No one is exactly sure of all the functions performed by sulphur in the body, but we do know that it is contained in certain hormones-that is, substances given off by body glands-such as insulin, the hormone of the pancreas, and the anti-pituitary hormone. This lets us know that we do need good "organic" assimilable sulphur for this, as well as to help keep infection down in the body. The following are foods rich in sulphur: cauliflower, cabbage, brussels sprouts, dried beans, grains, garlic, onions, horse radish, dry mustard, nuts, peas (dried), swiss chard and watercress.

We take the following from "The Complete Book of Minerals for Health" (Rodale Books, Inc., Emmaus, Pennsylvania 18049):
"Now a note from the lore of folk medicine: For centuries, all over the world, innumerable vegetable substances, often in the form of powders or teas, have been used as a popular remedy for diabetes. As recounted in an article in the "Journal of the American Medical Association" (November 5, 1927), two professors from the University of Vienna were so impressed by the benefits of one such decoction made from blueberry leaves by the Alpine peasantry that they analyzed the chemistry of the foliage and isolated the anti-glycemic agent, a substance they dubbed myrtillin. Myrtillin is found in all green plants but most abundantly in blueberry or huckleberry leaves and various myrtles. It is also present in yeast and oatmeal."

Here's how the JAMA article, by Dr. Frederick M. Allen, describes mystillin's beneficial role: "Mystillin was found to reduce alimentary glycosuria and hyperglycemia in normal dogs, to reduce glycosuria and prolong life in depancreatized patients ... Our experiments to date indicate that myrtillin tends to stabilize the blood sugar, which otherwise fluctuates widely, and that it spares insulin . . . It never causes hypoglycemia; in other words, unlike injected insulin, this plant product presents no threat of lowering the blood sugar to dangerous levels."

It is surely significant that the American Indians, who brewed decoctions from countless green plants which they drank to treat and prevent a variety of ailments, are believed to have been completely free of diabetes in the days before European contact (American Indian Medicine, University of Oklahoma Press). Because the disease was unknown to them, they may have insured their protection against diabetes through the mystillin they ingested.

Here is a pointer not only for diabetics but for everyone seeking a healthful beverage in place of coffee-tea made from blueberry or huckleberry leaves, gathered from your own garden or fields or purchased in dry form from your health store.

Despite all the research that has been done on diabetes over the past half century, scientists are still confounded by the mystery of the disease. It almost seems that the more we learn, the deeper the puzzle. Certainly it is obvious from so-called "degenerative complications" of diabetes that when carbohydrates metabolism goes wrong, so does the body's handling of fats. In diabetics, blood fat level tends to be high with consequent vascular damage, and from this stems damage to the small vessels of the kidneys and retina (diabetic retinitis, often causing blindness), poor circulation, gangrene and death from heart disease. Such "complications", it is now suspected by many investigators, may actually be as basic to the diabetic condition as elevated sugar level itself. Thus the oral antidiabetic drugs, which seem so wonderful at first because they indeed bring down blood sugar levels, were nevertheless completely useless in reducing the death rate from vascular degeneration, and in fact seemed to promote this fatal development.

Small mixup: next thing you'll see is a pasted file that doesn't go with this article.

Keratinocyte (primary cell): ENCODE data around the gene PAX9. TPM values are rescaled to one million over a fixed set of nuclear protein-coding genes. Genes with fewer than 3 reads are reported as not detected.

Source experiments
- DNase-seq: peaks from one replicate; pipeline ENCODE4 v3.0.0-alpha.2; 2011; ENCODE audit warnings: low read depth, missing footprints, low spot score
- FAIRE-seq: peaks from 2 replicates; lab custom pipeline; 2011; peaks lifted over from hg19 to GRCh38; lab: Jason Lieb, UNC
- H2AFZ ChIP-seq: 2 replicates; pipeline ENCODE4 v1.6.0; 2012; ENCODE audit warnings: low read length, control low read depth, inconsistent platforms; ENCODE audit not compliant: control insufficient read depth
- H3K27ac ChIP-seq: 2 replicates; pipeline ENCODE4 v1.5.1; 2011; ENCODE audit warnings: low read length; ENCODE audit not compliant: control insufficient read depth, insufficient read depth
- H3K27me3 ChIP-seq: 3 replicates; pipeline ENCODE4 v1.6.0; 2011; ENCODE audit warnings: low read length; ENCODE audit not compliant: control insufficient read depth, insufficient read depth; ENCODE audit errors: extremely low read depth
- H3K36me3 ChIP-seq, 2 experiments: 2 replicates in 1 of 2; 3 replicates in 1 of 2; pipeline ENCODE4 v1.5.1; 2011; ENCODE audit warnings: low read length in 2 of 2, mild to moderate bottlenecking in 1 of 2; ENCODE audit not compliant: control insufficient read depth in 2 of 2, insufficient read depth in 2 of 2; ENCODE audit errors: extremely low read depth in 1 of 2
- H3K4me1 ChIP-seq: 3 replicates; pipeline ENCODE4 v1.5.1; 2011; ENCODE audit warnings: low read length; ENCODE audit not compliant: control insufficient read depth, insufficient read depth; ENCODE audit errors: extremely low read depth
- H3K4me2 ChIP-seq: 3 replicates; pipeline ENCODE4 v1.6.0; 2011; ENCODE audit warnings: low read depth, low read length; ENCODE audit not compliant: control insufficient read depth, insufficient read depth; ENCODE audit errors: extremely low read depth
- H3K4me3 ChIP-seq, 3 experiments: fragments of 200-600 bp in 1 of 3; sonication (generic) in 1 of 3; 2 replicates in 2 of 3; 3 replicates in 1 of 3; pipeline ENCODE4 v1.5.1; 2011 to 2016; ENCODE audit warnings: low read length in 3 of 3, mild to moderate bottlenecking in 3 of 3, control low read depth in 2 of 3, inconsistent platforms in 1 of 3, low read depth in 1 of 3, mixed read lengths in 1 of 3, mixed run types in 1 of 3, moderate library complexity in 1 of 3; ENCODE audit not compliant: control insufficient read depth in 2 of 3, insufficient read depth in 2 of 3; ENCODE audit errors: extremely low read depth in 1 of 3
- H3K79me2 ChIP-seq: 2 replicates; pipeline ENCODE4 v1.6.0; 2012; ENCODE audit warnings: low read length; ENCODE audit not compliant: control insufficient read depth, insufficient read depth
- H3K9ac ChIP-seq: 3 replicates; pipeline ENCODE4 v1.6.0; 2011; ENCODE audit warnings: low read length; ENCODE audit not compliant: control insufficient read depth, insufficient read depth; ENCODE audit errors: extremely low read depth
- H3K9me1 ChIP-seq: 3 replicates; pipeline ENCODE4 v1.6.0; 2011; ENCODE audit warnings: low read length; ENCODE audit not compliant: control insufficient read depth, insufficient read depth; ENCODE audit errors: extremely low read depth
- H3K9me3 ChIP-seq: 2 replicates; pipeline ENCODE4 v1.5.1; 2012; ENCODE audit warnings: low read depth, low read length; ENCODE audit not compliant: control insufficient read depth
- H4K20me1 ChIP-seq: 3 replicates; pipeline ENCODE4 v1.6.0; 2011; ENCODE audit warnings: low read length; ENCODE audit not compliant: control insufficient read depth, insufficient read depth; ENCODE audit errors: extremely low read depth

Just to round out the whole dismal picture of our diabetic-inducing diet, the eating of fresh green vegetables has plummeted as carbohydrate intake has soared. So, along with stripped vitamins and trace minerals, the American public has also lost the protection of myrtillin, nature's anti-diabetic agent so rich in blueberry leaves but also present is green plants everywhere. Can we wonder that the American public is diabetes prone? Or that this often fatal disease now afflicts some 8,000,000 men, women and children?

As we have said before, "We dig our graves with our teeth!" If you use the amazing formula we have given you here in this article, and yet still counteract it with a foolishly planned "taste-bud-teasing-carbohydrate" diet, the results will not be as good as if the formula is used with a proper diet and you follow the advice given in the booklet "Three Day Cleanse and Mucusless Diet" (Dr. J. R. Christopher, Christopher Distributing, Box 352, Provo, Utah 84601). When starting on this program, the first three days are on juices (fresh raw juice, no sugar). This of course frightens most diabetics and hypoglycemics because of their fear of "sugar-reaction". There is no need to be alarmed for the principle is to hold each mouthful of "fresh" juice in the mouth, swish it back and forth, mix it thoroughly with saliva and the juice can be easily assimilated without any bad reaction. After the three days you now follow our mucusless diet, which gives you fruits, vegetables, grains, nuts, and seeds. By following this program, you will find that extra weight can be eliminated (overweight is an "aid" in causing or aiding the development of diabetes).


Reference:
Dr. Christopher's Natural Healing Newsletter: Volume 1 Number 6

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Revised 6/8/09